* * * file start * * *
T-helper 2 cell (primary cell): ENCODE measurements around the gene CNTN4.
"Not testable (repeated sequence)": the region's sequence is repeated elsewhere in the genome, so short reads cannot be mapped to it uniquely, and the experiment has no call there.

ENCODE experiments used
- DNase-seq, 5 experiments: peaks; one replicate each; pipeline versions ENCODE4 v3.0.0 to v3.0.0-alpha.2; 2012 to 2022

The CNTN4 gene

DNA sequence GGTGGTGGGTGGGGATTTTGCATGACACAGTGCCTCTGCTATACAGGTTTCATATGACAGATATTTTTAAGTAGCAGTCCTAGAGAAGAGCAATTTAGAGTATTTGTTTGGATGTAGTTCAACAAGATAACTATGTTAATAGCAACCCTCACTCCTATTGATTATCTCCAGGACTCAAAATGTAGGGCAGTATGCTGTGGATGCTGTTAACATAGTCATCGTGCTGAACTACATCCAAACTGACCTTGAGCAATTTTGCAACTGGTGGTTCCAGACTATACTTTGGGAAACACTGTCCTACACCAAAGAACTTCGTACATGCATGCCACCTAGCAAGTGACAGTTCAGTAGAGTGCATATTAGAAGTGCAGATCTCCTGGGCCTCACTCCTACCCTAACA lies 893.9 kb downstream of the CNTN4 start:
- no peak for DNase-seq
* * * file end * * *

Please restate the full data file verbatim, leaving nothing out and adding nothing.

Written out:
T-helper 2 cell (primary cell): ENCODE measurements around the gene CNTN4.
"Not testable (repeated sequence)": the region's sequence is repeated elsewhere in the genome, so short reads cannot be mapped to it uniquely, and the experiment has no call there.

ENCODE experiments used
- DNase-seq, 5 experiments: peaks; one replicate each; pipeline versions ENCODE4 v3.0.0 to v3.0.0-alpha.2; 2012 to 2022

The CNTN4 gene

DNA sequence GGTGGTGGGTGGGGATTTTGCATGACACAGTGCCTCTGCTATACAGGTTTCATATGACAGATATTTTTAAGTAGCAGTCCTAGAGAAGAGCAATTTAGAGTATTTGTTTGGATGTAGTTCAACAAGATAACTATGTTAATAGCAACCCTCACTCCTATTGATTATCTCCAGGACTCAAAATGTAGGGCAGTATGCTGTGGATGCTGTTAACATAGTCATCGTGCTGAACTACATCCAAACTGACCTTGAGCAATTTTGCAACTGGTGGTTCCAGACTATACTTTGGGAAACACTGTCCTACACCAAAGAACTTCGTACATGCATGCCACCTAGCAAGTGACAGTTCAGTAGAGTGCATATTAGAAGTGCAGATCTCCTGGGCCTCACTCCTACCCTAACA lies 893.9 kb downstream of the CNTN4 start:
- no peak for DNase-seq